Growing resentment over the brutal repression and killing of civilians during crackdowns is causing an increasing number of military family members to speak out against Myanmar’s junta, despite the threat of reprisal.
An organization dubbed the People’s Army Supporters Network appeared on social media beginning on Nov. 27, posting photos of military wives with their identities obscured, holding signs with slogans such as “my hubbie didn’t join the army to become a dictator’s henchman” and “our kids don’t want people to hate their fathers.”
The posts provide a rare look into the lives of military families in Myanmar, the members of which have mostly remained silent since the Feb. 1 coup, fearing financial or other forms of retaliation.
The junta, which seized power from the country’s democratically elected government, has yet to provide evidence of its claims of voter fraud and has violently suppressed nationwide protests calling for a return to civilian rule, killing 1,303 people and arresting nearly 7,800 over the last 10 months, according to the Bangkok-based Assistance Association for Political Prisoners.
Speaking to RFA’s Myanmar Service on condition of anonymity, the wife of a sergeant who joined the nationwide anti-junta Civil Disobedience Movement (CDM) said the People’s Army Supporters Network was formed to challenge the prevailing view that soldiers are killing civilians to keep the country’s military leaders in power.
“The present actions of the military leaders could destroy our families’ lives at any time. And in the minds of our children, their fathers are hated by the people to a point that they want to kill them, and this can damage them mentally,” she said.
“What we are seeing most of the time is not soldiers protecting people but killing them and that is why we should be even more opposed to [the junta].”
The sergeant’s wife said that the families of soldiers are being threatened in various ways by their superiors, and nearly all the wives must endure the situation because their husbands cannot get out of military service.
Capt. Lin Htet Aung, a graduate of the Military Academy’s No. 54 Unit who joined the CDM, said the People’s Army Supporters Network was started by military wives who had turned against its leadership following the coup.
“The reason was that they could no longer accept the military leaders’ treatment of the people and acts of brutality seen throughout the country,” he said.
“Moreover, the command system in the military is seen as unfair, with unjustified orders and more oppression seen in the army nowadays. I think these are the reasons they are now opposing the coup.”
Lin Htet Aung said there are now about 6,000 policemen and 2,000 soldiers who have joined the CDM because they disapprove of what the military is doing.
Nyi Thuta, an army captain who also joined the Civilian Disobedience Movement, told RFA that more than 85% of the military’s personnel believes that the coup was wrong.
“I don’t mean that everyone is against the military. They know this, but they don’t have the guts to leave,” he said.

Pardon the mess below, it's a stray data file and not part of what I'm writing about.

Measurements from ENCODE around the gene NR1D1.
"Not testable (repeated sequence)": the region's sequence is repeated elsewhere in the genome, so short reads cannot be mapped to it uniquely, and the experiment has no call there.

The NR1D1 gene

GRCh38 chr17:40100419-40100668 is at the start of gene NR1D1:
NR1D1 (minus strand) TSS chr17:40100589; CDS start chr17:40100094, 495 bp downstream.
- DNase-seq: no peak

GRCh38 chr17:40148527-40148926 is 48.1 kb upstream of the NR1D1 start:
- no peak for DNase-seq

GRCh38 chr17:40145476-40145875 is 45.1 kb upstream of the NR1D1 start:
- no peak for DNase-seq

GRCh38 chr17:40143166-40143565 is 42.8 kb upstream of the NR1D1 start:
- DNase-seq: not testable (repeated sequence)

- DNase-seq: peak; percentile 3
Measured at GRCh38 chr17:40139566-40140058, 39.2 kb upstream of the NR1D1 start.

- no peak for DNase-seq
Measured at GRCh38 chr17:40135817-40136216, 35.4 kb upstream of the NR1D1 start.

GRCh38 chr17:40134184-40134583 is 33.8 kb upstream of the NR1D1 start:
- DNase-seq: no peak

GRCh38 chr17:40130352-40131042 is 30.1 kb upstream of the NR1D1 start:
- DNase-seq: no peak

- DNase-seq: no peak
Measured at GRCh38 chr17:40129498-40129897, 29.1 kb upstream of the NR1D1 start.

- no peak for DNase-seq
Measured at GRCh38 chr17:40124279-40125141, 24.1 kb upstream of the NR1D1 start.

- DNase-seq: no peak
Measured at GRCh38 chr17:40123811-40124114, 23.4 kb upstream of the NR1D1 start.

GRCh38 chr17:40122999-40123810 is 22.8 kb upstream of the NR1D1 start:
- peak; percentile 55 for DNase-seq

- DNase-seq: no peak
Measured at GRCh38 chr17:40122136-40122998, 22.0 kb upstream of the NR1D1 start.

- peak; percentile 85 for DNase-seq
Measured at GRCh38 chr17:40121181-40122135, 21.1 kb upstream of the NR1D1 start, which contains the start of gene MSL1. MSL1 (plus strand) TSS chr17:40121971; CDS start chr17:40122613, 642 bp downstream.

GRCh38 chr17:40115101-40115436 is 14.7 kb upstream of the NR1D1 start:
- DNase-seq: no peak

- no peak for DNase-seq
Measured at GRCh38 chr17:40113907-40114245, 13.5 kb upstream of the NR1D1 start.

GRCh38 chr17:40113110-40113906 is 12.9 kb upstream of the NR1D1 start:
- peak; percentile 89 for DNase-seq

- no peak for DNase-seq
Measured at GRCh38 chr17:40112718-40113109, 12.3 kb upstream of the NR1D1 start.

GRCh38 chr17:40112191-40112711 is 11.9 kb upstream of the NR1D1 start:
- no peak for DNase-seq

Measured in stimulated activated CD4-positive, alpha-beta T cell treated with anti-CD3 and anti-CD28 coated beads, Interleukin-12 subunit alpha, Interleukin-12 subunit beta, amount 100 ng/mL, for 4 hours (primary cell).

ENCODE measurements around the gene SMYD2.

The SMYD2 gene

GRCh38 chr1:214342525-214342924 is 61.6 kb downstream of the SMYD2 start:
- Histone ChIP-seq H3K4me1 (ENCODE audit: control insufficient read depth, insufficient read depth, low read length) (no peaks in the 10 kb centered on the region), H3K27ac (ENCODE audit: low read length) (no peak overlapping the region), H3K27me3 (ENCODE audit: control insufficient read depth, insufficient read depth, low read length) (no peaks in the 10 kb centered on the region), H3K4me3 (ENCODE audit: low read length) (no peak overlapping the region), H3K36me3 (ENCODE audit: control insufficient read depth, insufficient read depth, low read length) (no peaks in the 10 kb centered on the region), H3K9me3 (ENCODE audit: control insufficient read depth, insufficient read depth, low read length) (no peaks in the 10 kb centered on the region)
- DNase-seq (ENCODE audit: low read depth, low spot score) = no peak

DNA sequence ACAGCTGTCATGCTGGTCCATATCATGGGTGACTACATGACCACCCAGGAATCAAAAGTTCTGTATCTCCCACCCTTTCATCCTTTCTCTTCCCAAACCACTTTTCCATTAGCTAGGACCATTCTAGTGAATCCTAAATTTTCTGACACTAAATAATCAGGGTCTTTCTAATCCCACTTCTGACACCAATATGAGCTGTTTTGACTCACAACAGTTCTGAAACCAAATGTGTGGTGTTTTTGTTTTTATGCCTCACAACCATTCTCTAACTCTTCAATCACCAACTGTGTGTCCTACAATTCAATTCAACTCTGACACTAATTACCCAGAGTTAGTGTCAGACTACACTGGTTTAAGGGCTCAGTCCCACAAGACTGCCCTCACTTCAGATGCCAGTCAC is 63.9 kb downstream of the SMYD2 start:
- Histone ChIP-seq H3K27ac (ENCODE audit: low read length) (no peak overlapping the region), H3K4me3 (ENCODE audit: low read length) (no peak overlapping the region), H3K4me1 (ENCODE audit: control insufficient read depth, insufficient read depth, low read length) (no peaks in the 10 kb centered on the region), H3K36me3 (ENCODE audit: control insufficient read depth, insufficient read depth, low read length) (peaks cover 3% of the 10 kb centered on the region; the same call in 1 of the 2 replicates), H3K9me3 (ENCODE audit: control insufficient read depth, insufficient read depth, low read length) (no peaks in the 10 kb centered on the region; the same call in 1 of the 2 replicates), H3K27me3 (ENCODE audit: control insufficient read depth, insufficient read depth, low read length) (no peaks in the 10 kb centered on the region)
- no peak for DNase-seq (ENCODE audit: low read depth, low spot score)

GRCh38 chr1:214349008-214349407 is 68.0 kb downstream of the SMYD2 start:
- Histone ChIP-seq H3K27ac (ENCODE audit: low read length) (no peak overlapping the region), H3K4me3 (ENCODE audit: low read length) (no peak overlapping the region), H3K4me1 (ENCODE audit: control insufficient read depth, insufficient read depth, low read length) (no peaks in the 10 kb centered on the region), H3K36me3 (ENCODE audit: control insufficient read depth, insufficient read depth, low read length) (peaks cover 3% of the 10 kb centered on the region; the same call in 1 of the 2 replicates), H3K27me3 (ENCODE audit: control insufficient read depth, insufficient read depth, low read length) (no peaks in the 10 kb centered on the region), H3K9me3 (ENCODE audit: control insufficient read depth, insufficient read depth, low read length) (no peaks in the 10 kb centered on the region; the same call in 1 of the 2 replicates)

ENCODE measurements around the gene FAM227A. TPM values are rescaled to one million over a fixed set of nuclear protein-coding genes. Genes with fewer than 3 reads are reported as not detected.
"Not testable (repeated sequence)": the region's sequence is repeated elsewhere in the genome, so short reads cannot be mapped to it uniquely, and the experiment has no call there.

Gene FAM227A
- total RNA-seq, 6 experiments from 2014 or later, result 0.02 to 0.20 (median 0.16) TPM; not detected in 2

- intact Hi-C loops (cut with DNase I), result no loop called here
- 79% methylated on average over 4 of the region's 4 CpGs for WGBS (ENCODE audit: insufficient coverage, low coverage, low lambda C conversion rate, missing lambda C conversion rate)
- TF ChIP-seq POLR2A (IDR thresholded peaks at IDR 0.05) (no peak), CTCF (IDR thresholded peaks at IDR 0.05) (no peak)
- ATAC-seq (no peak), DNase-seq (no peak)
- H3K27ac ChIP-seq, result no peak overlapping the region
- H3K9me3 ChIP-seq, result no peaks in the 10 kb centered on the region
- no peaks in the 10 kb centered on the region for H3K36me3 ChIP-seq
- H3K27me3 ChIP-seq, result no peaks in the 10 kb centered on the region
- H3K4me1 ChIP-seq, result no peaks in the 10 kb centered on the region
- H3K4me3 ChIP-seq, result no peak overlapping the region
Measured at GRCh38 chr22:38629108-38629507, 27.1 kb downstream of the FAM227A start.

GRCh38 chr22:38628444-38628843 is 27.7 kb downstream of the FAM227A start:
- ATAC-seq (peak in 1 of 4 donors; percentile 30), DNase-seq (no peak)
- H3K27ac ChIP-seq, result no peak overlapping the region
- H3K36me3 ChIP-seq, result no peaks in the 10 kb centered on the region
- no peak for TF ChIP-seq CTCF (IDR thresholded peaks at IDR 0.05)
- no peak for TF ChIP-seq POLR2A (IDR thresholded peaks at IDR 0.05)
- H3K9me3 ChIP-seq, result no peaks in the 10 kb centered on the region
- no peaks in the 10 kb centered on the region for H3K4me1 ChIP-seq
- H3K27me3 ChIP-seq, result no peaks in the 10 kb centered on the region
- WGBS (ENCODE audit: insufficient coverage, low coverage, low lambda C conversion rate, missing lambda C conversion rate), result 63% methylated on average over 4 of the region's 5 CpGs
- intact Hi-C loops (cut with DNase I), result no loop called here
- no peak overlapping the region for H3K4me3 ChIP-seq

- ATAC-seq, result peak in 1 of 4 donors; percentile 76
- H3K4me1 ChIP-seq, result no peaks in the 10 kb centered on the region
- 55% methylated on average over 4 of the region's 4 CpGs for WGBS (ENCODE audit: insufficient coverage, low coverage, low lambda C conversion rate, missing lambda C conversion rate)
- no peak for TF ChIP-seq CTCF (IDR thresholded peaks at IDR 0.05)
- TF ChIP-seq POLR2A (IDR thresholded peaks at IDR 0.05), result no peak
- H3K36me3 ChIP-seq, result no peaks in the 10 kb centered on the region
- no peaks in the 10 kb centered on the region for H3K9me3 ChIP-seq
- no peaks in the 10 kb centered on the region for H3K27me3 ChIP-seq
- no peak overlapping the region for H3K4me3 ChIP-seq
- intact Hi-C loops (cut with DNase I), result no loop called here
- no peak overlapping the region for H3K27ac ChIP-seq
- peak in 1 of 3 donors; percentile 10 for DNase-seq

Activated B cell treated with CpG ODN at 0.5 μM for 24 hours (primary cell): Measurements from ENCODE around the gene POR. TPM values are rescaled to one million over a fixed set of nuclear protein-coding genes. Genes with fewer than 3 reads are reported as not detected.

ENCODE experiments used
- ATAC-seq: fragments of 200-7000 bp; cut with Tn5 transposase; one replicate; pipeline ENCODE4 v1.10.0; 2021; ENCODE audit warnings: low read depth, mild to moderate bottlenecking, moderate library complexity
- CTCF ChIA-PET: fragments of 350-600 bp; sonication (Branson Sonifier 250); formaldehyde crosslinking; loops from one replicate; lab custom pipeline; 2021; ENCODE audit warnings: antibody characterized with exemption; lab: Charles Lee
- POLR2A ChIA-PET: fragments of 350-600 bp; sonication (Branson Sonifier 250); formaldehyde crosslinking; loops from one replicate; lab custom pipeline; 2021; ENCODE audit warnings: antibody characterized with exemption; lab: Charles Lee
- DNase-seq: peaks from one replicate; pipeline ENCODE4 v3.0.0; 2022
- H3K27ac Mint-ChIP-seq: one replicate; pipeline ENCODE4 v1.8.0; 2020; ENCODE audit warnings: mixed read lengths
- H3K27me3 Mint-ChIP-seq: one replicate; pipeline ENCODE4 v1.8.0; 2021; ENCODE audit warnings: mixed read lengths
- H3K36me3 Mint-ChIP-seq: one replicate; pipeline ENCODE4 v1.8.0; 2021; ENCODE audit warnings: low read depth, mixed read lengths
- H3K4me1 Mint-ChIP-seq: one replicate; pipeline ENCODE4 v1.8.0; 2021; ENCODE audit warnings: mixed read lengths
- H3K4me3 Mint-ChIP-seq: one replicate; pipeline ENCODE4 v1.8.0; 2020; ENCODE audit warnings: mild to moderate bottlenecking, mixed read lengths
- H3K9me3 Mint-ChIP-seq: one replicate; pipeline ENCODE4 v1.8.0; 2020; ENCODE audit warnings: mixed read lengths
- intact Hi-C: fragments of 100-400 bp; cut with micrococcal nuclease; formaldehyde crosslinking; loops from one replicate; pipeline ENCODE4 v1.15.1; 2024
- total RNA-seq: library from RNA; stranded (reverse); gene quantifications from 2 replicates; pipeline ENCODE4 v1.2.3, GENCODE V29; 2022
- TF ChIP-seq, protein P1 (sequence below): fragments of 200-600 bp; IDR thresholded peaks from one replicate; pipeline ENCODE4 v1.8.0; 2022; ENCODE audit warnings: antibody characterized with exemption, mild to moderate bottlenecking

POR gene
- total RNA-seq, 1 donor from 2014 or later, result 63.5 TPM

“Some are scared that their lives would be destroyed, so they are staying neutral. This shouldn’t happen. If we know in our conscience that this is wrong, then we must be courageous enough to make the right choice.”
Nyi Thuta said he joined the army with the intention of protecting the welfare of the people but was disappointed in how its role had changed.
Family members also told RFA that the rising death toll resulting from anti-junta People’s Defense Force bombings and guerrilla attacks on military targets has also contributed to the rise of anti-coup sentiment.
The sister of an army officer, who spoke on condition of anonymity for security reasons, told RFA that military deaths on the front lines are unjustified as they occur in the name of maintaining power for the junta and not in the service of protecting the country.
“All these deaths were caused by our people killing each other,” she said. “How can this be justified? It could have been acceptable if they were fighting against foreign aggressors.”
The officer’s sister said she believes that nearly half the military is now unhappy with the leadership of junta chief Snr. Gen. Min Aung Hlaing.
Junta spokesman Maj. Gen. Zaw Min Tun recently acknowledged to local media outlets that more than 1,000 members of the security forces had been killed in fighting since the coup.
Meanwhile, military family members told RFA that they have been restricted from leaving the compounds where they live along with other soldiers and their relatives as the number of soldiers joining the CDM grows. They said officers now hold monthly meetings on the compounds during which they lecture their subordinates and their families about how bad the deposed National League for Democracy government was for the country.
Junta spokesman Zaw Min Tun has denied reports of discontent within the army’s ranks as propaganda by the opposition and claimed that “the families of the soldiers are all living in unity.” He told RFA that the People’s Army Supporters Network was started by military deserters who had “joined the CDM for personal reasons,” without providing further details.
Aung Thu Nyein, director of the Strategy and Policy Study Group think tank, said that the actions of the junta have repercussions as the military is not an isolated entity and maintains connections with the people.
“When we live together in a community, we have this ‘social pressure.’ There is peer pressure. There is shame,” he said.
“Nobody wants to shoot his fellow countrymen. So, when faced with that situation, some families felt badly about it and joined the CDM.”
Copyright © 1998-2016, RFA. Used with the permission of Radio Free Asia, 2025 M St. NW, Suite 300, Washington DC 20036Radio Free Europe--Copyright (c) 2015. RFE/RL, Inc. Reprinted with the permission of Radio Free Europe/Radio Liberty, 1201 Connecticut Ave NW, Ste 400, Washington DC 20036.